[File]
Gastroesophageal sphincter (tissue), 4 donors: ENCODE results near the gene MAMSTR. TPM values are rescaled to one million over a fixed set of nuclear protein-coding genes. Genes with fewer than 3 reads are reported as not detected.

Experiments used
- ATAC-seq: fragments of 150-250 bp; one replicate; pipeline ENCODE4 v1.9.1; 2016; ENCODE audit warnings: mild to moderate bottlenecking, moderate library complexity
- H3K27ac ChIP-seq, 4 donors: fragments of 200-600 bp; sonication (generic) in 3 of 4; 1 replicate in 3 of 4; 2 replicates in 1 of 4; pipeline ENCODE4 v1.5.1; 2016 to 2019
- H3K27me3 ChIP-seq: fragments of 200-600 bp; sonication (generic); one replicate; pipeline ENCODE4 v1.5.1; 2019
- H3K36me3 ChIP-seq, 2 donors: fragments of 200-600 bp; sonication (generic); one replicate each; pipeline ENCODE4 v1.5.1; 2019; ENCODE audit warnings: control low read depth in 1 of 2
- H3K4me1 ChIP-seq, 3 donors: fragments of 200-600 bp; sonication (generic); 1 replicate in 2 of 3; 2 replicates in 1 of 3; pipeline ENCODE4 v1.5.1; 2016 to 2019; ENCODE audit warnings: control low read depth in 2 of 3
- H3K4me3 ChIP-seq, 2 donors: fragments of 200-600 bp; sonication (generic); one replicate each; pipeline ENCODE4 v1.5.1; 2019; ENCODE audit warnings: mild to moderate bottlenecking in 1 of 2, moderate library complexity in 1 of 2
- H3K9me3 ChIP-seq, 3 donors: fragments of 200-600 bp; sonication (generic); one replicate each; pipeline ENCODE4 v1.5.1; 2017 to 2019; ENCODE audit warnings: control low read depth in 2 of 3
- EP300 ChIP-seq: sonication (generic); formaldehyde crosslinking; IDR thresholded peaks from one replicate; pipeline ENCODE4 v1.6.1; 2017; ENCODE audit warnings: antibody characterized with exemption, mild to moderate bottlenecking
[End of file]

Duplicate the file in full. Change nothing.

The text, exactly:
Gastroesophageal sphincter (tissue), 4 donors: ENCODE results near the gene MAMSTR. TPM values are rescaled to one million over a fixed set of nuclear protein-coding genes. Genes with fewer than 3 reads are reported as not detected.

Experiments used
- ATAC-seq: fragments of 150-250 bp; one replicate; pipeline ENCODE4 v1.9.1; 2016; ENCODE audit warnings: mild to moderate bottlenecking, moderate library complexity
- H3K27ac ChIP-seq, 4 donors: fragments of 200-600 bp; sonication (generic) in 3 of 4; 1 replicate in 3 of 4; 2 replicates in 1 of 4; pipeline ENCODE4 v1.5.1; 2016 to 2019
- H3K27me3 ChIP-seq: fragments of 200-600 bp; sonication (generic); one replicate; pipeline ENCODE4 v1.5.1; 2019
- H3K36me3 ChIP-seq, 2 donors: fragments of 200-600 bp; sonication (generic); one replicate each; pipeline ENCODE4 v1.5.1; 2019; ENCODE audit warnings: control low read depth in 1 of 2
- H3K4me1 ChIP-seq, 3 donors: fragments of 200-600 bp; sonication (generic); 1 replicate in 2 of 3; 2 replicates in 1 of 3; pipeline ENCODE4 v1.5.1; 2016 to 2019; ENCODE audit warnings: control low read depth in 2 of 3
- H3K4me3 ChIP-seq, 2 donors: fragments of 200-600 bp; sonication (generic); one replicate each; pipeline ENCODE4 v1.5.1; 2019; ENCODE audit warnings: mild to moderate bottlenecking in 1 of 2, moderate library complexity in 1 of 2
- H3K9me3 ChIP-seq, 3 donors: fragments of 200-600 bp; sonication (generic); one replicate each; pipeline ENCODE4 v1.5.1; 2017 to 2019; ENCODE audit warnings: control low read depth in 2 of 3
- EP300 ChIP-seq: sonication (generic); formaldehyde crosslinking; IDR thresholded peaks from one replicate; pipeline ENCODE4 v1.6.1; 2017; ENCODE audit warnings: antibody characterized with exemption, mild to moderate bottlenecking